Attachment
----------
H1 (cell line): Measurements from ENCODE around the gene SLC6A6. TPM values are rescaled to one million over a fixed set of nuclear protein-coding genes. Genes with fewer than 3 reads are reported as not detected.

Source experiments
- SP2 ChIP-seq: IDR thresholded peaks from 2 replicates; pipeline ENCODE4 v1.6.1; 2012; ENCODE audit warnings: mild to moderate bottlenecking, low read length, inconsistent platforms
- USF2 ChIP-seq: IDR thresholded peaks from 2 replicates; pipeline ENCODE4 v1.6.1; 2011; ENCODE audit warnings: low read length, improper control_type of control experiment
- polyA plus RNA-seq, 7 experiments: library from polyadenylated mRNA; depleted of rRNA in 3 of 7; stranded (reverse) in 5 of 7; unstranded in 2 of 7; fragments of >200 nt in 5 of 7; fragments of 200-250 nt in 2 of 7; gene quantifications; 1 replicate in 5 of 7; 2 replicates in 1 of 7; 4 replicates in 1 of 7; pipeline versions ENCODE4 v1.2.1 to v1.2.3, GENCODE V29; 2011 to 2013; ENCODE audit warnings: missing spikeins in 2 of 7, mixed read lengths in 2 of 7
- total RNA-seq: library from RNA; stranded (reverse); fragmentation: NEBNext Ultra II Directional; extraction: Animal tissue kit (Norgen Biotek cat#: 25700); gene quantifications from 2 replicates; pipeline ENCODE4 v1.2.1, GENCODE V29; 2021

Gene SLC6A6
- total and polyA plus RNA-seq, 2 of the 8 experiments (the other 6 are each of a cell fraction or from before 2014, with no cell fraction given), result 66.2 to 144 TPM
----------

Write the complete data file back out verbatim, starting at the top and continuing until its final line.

H1 (cell line): Measurements from ENCODE around the gene SLC6A6. TPM values are rescaled to one million over a fixed set of nuclear protein-coding genes. Genes with fewer than 3 reads are reported as not detected.

Source experiments
- SP2 ChIP-seq: IDR thresholded peaks from 2 replicates; pipeline ENCODE4 v1.6.1; 2012; ENCODE audit warnings: mild to moderate bottlenecking, low read length, inconsistent platforms
- USF2 ChIP-seq: IDR thresholded peaks from 2 replicates; pipeline ENCODE4 v1.6.1; 2011; ENCODE audit warnings: low read length, improper control_type of control experiment
- polyA plus RNA-seq, 7 experiments: library from polyadenylated mRNA; depleted of rRNA in 3 of 7; stranded (reverse) in 5 of 7; unstranded in 2 of 7; fragments of >200 nt in 5 of 7; fragments of 200-250 nt in 2 of 7; gene quantifications; 1 replicate in 5 of 7; 2 replicates in 1 of 7; 4 replicates in 1 of 7; pipeline versions ENCODE4 v1.2.1 to v1.2.3, GENCODE V29; 2011 to 2013; ENCODE audit warnings: missing spikeins in 2 of 7, mixed read lengths in 2 of 7
- total RNA-seq: library from RNA; stranded (reverse); fragmentation: NEBNext Ultra II Directional; extraction: Animal tissue kit (Norgen Biotek cat#: 25700); gene quantifications from 2 replicates; pipeline ENCODE4 v1.2.1, GENCODE V29; 2021

Gene SLC6A6
- total and polyA plus RNA-seq, 2 of the 8 experiments (the other 6 are each of a cell fraction or from before 2014, with no cell fraction given), result 66.2 to 144 TPM